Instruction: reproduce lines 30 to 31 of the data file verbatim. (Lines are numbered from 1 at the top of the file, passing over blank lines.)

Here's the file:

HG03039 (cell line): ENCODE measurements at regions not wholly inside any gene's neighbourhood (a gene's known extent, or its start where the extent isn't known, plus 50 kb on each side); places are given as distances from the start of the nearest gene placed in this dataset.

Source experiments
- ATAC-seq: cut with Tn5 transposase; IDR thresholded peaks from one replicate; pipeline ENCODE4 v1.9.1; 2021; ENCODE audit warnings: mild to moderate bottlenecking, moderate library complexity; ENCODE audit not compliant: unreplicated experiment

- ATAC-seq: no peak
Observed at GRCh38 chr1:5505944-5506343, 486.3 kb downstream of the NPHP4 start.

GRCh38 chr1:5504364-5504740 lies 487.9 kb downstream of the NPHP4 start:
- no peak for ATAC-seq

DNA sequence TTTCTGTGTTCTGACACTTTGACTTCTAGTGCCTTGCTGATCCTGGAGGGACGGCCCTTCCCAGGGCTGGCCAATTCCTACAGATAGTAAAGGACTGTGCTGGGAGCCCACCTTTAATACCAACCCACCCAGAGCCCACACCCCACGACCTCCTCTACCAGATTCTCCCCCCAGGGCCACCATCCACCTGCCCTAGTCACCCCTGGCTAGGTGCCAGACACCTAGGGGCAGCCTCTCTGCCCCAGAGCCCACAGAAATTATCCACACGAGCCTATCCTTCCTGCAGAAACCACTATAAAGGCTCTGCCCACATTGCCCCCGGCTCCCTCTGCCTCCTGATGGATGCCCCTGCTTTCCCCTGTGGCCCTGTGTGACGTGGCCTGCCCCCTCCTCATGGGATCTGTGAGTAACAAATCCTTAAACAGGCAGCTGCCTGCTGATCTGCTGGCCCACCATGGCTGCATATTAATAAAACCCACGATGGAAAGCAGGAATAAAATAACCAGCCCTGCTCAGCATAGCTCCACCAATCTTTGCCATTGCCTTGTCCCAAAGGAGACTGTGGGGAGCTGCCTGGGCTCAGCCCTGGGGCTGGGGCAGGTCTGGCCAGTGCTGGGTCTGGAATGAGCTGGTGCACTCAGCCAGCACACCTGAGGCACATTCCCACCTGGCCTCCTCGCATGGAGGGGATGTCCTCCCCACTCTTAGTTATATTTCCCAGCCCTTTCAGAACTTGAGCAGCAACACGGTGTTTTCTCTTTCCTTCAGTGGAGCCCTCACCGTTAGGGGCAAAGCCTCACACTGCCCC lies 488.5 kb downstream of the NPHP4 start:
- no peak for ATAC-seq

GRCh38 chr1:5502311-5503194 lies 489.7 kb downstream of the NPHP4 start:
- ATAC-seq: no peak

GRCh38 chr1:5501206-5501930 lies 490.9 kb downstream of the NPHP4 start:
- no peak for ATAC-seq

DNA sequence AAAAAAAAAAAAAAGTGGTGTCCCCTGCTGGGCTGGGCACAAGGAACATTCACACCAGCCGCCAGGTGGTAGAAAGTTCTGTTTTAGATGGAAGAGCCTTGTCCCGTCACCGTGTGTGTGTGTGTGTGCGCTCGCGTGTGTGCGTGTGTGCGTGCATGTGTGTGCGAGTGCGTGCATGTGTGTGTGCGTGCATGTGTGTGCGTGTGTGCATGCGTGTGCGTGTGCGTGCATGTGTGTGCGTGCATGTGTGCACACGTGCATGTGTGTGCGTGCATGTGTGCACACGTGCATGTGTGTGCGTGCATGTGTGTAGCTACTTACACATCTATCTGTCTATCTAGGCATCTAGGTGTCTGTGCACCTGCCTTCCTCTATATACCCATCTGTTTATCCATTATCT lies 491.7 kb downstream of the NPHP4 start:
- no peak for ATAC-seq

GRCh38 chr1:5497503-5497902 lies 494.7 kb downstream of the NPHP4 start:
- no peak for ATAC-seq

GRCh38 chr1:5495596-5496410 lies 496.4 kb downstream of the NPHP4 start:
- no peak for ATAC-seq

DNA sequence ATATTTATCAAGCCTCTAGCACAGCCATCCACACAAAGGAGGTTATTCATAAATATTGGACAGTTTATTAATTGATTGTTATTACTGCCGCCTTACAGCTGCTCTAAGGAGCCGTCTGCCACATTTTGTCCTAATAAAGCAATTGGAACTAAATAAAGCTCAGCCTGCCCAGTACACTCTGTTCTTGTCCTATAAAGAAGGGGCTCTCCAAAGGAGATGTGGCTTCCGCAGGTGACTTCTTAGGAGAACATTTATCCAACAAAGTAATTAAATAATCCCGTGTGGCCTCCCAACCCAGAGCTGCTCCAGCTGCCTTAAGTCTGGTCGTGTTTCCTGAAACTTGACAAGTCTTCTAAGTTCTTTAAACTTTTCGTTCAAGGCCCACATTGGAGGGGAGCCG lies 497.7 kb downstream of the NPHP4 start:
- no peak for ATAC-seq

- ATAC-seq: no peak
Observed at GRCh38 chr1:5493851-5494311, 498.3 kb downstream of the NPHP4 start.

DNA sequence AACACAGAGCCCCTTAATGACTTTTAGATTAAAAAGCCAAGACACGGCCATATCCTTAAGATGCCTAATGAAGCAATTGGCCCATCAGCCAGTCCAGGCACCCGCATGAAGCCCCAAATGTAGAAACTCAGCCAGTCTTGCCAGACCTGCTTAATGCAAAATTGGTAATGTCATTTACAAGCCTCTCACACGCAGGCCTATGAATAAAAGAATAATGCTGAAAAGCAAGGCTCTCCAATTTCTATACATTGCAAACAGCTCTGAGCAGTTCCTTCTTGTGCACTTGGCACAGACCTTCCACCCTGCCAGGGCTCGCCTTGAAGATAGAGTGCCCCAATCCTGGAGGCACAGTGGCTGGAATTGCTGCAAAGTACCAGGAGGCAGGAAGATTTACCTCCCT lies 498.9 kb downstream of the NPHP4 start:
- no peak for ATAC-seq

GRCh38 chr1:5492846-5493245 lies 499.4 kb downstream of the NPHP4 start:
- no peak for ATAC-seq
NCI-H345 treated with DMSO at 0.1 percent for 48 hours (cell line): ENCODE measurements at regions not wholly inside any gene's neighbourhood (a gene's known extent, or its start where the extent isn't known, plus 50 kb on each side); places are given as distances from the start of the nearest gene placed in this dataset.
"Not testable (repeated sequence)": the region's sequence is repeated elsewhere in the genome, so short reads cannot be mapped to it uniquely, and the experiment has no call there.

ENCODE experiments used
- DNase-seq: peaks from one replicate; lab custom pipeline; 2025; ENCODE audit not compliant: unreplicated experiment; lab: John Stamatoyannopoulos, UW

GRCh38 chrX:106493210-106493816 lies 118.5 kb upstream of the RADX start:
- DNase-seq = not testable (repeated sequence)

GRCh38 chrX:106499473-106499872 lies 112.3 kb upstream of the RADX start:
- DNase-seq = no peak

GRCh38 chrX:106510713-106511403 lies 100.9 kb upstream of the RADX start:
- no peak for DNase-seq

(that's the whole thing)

ENCODE experiments used
- DNase-seq: peaks from one replicate; lab custom pipeline; 2025; ENCODE audit not compliant: unreplicated experiment; lab: John Stamatoyannopoulos, UW